“You pay for what you get”, a common quote in a tattoo shop when a customer complains about the price. A lot of people have skewed view on what goes into a tattoo, the skill, the tools and the environment. Some don’t want to pay the prices that shops and professional artists offer, so they think they can take the cheap road and have some “friend” do it in his kitchen, not accounting for the lack of experience and sterile room. There are many risks that go into getting tattooed in outside of a licensed shop, like tattoo parties for instance.
Here’s great excerpt from tattoo and body piercing expert, Karen L. Hudson from about.com. (read the full story here)
“On the surface, a tattoo party does sound fun. Imagine it – a room full of friends, hanging out, laughing at each others’ expressions of pain, showing off their new tattoos once finished. A beautiful woman with pearly white teeth smiles lovingly at her equally handsome boyfriend as he shows everyone the tattoo he got bearing her name. The ruggedly attractive and colorfully tattooed artist does one gorgeous tattoo after another, grinning ear to ear as everyone in the room sings his praises and promises to tell all their friends about him. And to top it off, he doesn’t have to report the tattoos to the boss man at the shop, who would normally want a piece of every dollar he makes. It’s a win-win situation. Good money and having fun at the same time; why not?
The problem is, that isn’t a really accurate picture of most tattoo parties. The romantic imagery we connect with the idea of a tattoo party is the same thing advertisers have been able to appeal to for years when selling products they know aren’t really good for us. Well, I’m no advertiser and I’m here to give you a reality check about tattoo parties.
Let me start off by saying this does not apply to all tattoo parties. But most of them are held for one or all of the following three reasons:
- The clients are just looking for the cheapest tattoo they can get
- The clients are minors and can’t get tattooed legally
- The tattooist isn’t licensed or legal and has to do his/her work underground
The real scene usually involves the use of cigarettes, which obviously isn’t conducive to a clean and sterile environment), alcohol, or even drugs. The alleged “artist” rarely follows any kind of safety protocols; when you’re trying to bang out several tattoos in one night, you’re not going to do your best work and you’re not going to take extra time to make sure every tattoo is clean and sterile. [From the Body Art Regulation of the City of Boston: 5.9 Sterile Conditions. A body art practitioner shall only conduct body art activities under sterile conditions] .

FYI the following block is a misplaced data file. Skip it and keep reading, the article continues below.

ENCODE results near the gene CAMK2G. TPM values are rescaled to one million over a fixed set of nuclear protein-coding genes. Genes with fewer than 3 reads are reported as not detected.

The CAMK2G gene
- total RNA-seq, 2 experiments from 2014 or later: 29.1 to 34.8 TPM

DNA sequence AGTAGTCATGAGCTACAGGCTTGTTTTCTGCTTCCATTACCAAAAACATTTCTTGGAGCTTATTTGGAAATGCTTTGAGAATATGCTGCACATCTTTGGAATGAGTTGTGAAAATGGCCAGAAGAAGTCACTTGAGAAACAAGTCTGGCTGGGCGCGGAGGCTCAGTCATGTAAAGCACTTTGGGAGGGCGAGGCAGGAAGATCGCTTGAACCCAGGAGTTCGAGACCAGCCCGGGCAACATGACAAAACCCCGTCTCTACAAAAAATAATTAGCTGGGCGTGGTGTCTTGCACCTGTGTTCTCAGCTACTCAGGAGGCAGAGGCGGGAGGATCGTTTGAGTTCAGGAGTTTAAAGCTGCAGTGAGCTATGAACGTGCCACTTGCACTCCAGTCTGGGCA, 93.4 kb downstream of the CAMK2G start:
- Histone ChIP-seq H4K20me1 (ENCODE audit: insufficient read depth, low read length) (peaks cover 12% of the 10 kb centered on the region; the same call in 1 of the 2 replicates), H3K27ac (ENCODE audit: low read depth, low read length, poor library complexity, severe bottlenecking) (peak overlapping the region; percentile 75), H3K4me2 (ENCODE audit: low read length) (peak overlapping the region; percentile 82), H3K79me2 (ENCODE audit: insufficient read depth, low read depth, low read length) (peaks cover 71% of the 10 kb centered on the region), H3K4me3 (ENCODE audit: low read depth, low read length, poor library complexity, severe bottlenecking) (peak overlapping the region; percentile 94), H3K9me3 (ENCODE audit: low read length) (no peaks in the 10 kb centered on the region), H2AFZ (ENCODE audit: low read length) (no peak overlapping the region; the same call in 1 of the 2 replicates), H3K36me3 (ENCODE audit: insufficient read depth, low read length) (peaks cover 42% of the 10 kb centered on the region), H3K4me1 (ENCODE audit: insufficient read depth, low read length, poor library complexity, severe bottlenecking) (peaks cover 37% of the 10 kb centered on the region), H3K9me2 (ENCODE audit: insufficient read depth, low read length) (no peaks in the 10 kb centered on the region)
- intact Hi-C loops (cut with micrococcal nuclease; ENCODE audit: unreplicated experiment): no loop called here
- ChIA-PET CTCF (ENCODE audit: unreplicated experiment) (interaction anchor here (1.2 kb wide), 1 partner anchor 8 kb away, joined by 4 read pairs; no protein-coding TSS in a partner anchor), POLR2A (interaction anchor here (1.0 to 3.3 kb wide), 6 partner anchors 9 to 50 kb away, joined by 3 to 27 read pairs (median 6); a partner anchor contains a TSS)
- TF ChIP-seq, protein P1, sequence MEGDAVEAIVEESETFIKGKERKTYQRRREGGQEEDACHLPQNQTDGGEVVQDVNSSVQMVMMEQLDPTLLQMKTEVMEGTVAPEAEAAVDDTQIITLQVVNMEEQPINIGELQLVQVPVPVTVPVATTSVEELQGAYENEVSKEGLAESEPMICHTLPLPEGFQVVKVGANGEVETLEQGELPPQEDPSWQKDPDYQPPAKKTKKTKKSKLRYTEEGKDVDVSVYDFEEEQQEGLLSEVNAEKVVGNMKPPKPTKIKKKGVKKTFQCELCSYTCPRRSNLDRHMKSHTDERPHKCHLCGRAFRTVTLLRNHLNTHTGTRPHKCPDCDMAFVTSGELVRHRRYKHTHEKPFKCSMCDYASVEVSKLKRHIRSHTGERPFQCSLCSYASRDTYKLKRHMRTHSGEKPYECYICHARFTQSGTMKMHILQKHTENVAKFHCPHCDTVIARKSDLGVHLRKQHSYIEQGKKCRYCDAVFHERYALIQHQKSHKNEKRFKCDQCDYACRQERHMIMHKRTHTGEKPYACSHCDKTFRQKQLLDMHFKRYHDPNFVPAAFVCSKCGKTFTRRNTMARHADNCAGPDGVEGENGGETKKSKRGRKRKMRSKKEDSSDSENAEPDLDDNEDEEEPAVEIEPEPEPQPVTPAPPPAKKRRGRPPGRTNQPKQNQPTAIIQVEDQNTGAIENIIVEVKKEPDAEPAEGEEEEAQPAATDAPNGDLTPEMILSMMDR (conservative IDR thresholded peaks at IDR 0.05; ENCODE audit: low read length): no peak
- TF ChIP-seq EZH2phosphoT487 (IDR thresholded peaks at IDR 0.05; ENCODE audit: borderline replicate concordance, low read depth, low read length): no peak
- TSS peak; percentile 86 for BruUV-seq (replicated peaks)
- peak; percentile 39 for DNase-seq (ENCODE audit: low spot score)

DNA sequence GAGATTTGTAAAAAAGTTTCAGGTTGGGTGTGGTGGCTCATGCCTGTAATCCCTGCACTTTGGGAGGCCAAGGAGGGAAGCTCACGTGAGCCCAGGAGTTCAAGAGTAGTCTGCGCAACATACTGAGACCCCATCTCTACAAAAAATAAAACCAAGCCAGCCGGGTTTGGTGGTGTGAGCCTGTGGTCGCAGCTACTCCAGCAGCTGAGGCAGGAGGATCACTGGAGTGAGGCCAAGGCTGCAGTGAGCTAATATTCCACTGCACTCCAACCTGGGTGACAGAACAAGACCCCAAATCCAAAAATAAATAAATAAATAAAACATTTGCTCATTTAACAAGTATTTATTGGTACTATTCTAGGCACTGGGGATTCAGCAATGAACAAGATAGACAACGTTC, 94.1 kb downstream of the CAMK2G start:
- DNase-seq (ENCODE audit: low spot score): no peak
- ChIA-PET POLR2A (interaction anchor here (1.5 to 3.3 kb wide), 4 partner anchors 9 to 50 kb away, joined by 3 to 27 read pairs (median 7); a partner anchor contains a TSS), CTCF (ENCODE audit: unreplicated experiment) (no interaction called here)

Most basement artists don’t even have autoclave sterilizers for their equipment and seem to think boiling them in water is sufficient. [From the Body Art Regulation of the City of Boston: 5.13 A body art practitioner shall only conduct body art activities within a facility with a current valid Body Art Establishment permit, and only if such establishment is in compliance with all provisions of the Body Art Regulation]. Even if they use single-use needles, which is the typical line of defense for many of these tattooers, that doesn’t mean you’re safe. When a person is tattooed, microscopic blood and body fluids spray and fly everywhere; everything around the client and the tattooer is contaminated. The only way to kill the germs, bacteria and blood-borne pathogens that go along with every tattoo is to make sure every inch of the artist’s work station is cleaned and sterilized thoroughly between clients. All surfaces must be non-porous like tile floors and vinyl seats; anything porous should be protected by being covered with plastic, and then that plastic must be discarded after every client. You think the person running the tattoo party cares about doing all of this? In most cases, no. Also, if a tattooist doesn’t mind breaking the law by tattooing minors, I seriously doubt they care about any other rules they might be breaking. It should also be noted that in some states, the tattoo party itself is illegal.”
[From the Body Art Regulation of the City of Boston: 5.12 Body art activities are only allowed in a permitted body art establishment].
^Examples of tattoo party tattoos^
[Below] Example of what an infected tattoo could look like if done at a tattoo party